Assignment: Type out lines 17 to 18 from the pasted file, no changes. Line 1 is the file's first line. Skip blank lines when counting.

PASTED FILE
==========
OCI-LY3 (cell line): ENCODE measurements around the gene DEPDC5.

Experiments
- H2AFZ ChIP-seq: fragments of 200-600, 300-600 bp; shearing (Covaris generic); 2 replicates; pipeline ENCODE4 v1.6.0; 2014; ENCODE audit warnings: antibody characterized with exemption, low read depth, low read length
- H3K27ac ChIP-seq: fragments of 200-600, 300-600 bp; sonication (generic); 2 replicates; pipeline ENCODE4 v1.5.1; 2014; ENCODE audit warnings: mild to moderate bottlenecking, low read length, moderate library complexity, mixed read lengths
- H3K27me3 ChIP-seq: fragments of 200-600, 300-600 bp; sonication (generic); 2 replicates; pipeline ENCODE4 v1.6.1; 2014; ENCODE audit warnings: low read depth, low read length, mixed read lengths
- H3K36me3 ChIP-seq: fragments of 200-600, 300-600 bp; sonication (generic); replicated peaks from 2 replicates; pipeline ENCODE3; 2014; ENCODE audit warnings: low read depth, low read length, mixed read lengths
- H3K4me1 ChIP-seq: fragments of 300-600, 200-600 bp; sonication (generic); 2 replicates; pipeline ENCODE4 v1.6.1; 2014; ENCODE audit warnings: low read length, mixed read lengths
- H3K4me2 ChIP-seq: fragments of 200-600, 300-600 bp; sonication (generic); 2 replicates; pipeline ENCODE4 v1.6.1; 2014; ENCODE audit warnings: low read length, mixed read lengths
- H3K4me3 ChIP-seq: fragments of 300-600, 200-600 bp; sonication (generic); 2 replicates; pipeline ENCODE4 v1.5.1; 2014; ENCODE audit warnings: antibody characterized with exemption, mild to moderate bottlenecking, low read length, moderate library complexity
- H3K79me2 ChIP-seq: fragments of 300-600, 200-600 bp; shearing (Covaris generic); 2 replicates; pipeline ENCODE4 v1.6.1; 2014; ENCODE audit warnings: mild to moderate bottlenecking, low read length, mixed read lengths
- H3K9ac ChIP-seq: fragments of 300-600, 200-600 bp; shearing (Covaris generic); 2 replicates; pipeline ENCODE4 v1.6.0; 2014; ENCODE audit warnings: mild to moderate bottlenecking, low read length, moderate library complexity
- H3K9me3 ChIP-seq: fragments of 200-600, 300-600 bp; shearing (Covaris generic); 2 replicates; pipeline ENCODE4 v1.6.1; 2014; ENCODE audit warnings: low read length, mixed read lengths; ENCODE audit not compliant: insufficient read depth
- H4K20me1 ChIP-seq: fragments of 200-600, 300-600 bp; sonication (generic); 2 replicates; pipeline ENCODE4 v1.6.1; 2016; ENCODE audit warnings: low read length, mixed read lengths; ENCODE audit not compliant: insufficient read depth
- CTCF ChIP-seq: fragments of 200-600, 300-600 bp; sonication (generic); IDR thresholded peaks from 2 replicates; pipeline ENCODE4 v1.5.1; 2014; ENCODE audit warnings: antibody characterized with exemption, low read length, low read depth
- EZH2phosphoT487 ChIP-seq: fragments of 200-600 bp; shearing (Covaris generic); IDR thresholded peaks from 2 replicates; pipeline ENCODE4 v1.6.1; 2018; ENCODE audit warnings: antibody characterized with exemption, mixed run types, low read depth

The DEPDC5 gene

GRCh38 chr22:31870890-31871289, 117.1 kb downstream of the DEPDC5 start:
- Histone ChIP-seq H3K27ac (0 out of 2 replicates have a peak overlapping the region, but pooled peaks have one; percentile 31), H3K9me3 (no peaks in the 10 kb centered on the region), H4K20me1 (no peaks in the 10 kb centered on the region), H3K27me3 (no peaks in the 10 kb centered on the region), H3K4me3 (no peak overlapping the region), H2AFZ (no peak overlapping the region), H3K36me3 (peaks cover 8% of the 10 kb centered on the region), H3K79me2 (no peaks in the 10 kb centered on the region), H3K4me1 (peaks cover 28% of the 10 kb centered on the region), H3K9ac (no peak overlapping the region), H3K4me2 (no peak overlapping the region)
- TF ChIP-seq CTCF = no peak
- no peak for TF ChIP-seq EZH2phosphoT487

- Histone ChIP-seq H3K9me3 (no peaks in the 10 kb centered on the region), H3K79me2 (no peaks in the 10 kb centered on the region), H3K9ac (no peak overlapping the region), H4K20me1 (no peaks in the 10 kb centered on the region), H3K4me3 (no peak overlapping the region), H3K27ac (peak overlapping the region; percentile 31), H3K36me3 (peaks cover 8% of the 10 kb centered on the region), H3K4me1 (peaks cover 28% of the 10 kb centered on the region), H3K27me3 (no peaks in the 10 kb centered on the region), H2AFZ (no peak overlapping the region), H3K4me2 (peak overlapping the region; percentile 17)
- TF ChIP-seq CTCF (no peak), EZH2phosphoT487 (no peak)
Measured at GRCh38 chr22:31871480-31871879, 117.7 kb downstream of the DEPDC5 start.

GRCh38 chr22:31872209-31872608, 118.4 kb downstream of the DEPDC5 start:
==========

GRCh38 chr22:31870890-31871289, 117.1 kb downstream of the DEPDC5 start:
- Histone ChIP-seq H3K27ac (0 out of 2 replicates have a peak overlapping the region, but pooled peaks have one; percentile 31), H3K9me3 (no peaks in the 10 kb centered on the region), H4K20me1 (no peaks in the 10 kb centered on the region), H3K27me3 (no peaks in the 10 kb centered on the region), H3K4me3 (no peak overlapping the region), H2AFZ (no peak overlapping the region), H3K36me3 (peaks cover 8% of the 10 kb centered on the region), H3K79me2 (no peaks in the 10 kb centered on the region), H3K4me1 (peaks cover 28% of the 10 kb centered on the region), H3K9ac (no peak overlapping the region), H3K4me2 (no peak overlapping the region)